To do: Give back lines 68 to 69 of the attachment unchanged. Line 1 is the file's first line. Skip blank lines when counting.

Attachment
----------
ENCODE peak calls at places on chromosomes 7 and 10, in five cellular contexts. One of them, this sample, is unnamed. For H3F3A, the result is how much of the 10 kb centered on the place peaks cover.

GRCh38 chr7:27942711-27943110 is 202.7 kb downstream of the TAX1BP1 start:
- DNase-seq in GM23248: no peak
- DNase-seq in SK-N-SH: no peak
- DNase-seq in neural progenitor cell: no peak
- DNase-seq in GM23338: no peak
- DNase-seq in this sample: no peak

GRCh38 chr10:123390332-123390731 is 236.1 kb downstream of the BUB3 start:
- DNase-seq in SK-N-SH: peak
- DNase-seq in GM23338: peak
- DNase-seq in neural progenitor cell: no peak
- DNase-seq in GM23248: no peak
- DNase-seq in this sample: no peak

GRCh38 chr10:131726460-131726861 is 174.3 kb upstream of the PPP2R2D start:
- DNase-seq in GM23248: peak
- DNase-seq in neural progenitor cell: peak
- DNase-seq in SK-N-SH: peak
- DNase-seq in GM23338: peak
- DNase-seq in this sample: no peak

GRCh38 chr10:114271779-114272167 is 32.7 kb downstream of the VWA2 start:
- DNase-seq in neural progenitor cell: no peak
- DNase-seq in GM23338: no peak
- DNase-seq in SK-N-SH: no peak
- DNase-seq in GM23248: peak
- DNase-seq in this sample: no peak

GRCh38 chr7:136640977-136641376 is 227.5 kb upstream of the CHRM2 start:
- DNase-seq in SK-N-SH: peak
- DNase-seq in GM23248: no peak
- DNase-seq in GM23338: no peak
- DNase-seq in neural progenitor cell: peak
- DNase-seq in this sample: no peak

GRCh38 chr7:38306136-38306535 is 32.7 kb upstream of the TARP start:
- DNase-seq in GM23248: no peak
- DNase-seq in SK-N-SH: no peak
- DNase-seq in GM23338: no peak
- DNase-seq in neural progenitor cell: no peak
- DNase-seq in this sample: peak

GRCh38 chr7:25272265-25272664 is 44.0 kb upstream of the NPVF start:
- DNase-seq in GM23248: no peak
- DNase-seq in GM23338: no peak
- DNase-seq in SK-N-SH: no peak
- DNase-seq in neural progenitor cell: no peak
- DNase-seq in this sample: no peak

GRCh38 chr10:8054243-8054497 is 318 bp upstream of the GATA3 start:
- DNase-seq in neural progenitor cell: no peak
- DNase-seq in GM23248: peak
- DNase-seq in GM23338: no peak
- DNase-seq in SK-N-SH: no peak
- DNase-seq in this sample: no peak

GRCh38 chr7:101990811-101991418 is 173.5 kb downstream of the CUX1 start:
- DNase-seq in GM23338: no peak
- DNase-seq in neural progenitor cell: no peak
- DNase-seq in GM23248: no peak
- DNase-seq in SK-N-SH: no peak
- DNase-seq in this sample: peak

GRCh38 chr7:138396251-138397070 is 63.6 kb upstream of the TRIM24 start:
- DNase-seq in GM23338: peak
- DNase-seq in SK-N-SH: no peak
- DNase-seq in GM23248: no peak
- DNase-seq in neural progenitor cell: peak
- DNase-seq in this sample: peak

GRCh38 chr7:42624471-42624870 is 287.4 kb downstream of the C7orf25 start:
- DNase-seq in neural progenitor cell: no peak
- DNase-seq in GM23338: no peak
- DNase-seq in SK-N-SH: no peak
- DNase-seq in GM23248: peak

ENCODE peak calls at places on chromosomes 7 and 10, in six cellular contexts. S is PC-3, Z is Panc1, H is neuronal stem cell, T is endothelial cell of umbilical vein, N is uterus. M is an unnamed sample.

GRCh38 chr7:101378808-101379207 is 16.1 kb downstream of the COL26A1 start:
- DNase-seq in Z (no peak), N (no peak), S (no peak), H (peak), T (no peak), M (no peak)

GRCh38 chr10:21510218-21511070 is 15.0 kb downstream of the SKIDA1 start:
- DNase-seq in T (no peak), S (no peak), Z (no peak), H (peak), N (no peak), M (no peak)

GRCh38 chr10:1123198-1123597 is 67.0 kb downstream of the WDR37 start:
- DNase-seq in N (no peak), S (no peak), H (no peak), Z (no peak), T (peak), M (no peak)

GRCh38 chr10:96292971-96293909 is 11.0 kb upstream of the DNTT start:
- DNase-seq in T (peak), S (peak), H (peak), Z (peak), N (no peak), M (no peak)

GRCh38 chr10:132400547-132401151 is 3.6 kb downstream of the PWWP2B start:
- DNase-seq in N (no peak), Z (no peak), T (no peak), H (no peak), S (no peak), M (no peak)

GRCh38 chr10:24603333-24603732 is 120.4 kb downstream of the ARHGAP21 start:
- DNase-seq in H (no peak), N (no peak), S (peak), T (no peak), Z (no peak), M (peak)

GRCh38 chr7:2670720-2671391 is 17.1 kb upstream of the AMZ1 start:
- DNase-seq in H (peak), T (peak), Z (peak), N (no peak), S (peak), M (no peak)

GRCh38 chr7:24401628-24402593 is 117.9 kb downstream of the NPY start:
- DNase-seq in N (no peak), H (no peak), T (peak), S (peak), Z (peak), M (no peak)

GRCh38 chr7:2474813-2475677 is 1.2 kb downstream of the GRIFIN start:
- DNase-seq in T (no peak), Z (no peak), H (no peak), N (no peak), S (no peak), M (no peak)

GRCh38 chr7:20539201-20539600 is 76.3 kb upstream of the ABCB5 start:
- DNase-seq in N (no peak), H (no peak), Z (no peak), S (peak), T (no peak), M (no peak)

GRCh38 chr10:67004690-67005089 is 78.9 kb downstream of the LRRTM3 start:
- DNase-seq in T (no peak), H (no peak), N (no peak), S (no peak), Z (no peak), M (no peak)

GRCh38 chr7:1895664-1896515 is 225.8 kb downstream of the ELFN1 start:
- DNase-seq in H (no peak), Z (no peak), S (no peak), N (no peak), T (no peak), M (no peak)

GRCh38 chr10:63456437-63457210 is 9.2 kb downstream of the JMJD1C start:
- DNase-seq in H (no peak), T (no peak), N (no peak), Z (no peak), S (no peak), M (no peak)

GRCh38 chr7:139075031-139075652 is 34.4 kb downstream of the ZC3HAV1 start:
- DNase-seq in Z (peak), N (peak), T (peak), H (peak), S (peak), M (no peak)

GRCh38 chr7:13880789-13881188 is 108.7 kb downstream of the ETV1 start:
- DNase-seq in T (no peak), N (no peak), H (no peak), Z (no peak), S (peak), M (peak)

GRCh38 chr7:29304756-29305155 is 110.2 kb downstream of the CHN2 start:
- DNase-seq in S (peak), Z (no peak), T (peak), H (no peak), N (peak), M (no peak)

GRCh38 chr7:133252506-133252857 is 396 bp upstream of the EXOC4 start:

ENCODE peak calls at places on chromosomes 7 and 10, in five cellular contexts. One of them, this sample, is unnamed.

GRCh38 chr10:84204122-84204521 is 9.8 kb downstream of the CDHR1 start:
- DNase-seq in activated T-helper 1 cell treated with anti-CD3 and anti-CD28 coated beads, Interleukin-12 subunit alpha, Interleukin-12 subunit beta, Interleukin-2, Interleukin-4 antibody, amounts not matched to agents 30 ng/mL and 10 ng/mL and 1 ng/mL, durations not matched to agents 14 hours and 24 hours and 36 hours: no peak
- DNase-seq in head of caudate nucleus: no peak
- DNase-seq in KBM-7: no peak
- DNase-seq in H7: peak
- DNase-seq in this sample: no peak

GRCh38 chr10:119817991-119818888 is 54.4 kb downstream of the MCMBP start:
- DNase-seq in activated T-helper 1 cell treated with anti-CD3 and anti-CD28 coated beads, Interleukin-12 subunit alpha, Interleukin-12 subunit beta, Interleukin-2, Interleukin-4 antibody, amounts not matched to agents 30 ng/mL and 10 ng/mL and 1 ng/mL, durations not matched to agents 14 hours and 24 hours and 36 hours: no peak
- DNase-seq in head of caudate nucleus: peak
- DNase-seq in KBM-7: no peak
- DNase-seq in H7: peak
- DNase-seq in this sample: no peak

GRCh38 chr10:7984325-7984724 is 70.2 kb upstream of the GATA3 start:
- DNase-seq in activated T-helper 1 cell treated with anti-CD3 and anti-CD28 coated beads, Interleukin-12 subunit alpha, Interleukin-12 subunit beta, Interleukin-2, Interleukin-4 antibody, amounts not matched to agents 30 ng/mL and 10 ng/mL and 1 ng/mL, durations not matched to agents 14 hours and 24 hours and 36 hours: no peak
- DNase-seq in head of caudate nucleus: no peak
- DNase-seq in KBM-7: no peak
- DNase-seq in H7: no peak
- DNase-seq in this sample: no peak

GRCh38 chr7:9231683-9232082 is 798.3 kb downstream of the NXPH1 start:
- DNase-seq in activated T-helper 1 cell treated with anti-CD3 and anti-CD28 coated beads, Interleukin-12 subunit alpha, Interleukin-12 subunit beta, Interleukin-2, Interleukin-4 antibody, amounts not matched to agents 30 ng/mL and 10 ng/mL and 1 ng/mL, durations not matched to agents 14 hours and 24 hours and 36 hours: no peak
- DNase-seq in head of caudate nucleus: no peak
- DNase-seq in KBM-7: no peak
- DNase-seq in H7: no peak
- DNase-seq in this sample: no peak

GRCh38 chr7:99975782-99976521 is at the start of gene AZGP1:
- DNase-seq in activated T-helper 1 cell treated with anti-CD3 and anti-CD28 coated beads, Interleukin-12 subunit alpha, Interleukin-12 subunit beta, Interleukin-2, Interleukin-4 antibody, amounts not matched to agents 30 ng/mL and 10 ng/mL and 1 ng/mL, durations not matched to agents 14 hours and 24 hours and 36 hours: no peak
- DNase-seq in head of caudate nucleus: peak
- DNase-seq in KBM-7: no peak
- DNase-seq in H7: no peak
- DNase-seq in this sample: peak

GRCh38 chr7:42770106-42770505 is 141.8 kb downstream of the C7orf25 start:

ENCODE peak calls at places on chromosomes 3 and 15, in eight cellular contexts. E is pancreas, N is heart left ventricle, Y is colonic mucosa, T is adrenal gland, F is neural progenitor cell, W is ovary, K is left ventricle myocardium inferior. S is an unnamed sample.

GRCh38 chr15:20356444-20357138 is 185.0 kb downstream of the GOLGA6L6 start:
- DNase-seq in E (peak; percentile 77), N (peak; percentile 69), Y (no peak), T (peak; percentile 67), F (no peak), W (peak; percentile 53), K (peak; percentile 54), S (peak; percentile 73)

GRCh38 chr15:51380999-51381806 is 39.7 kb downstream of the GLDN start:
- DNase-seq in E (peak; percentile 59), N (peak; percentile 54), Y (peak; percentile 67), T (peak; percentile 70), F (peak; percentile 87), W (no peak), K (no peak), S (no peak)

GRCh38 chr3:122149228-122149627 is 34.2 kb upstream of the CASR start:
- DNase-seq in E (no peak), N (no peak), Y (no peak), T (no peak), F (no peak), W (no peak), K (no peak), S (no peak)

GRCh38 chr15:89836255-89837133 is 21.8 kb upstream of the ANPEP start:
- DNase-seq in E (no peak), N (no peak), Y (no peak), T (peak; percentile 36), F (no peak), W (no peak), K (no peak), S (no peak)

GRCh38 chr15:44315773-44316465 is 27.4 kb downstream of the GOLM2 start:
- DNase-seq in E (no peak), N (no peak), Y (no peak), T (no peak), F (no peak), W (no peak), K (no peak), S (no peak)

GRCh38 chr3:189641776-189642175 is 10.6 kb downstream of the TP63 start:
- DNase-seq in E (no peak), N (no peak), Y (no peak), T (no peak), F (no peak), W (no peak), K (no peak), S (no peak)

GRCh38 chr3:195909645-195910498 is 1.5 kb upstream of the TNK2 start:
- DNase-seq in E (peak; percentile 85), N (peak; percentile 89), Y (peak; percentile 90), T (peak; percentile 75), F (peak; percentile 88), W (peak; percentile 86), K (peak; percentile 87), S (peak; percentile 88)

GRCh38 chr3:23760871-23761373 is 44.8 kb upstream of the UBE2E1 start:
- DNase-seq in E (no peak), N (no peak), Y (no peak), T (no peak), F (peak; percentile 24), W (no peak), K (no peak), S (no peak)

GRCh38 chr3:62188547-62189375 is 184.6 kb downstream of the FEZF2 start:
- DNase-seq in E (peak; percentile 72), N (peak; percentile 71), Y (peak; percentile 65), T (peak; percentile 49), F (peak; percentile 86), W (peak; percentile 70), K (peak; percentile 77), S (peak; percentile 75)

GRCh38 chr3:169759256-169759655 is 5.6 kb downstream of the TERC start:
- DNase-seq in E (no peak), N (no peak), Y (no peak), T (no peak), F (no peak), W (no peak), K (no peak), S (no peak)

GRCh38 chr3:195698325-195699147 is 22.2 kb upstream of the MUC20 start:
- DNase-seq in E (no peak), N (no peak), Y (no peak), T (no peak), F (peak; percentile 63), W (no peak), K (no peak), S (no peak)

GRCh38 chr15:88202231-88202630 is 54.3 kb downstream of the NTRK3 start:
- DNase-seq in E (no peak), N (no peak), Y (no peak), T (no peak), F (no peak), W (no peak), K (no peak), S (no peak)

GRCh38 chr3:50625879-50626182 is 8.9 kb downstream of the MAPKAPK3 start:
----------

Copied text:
GRCh38 chr7:101378808-101379207 is 16.1 kb downstream of the COL26A1 start:
- DNase-seq in Z (no peak), N (no peak), S (no peak), H (peak), T (no peak), M (no peak)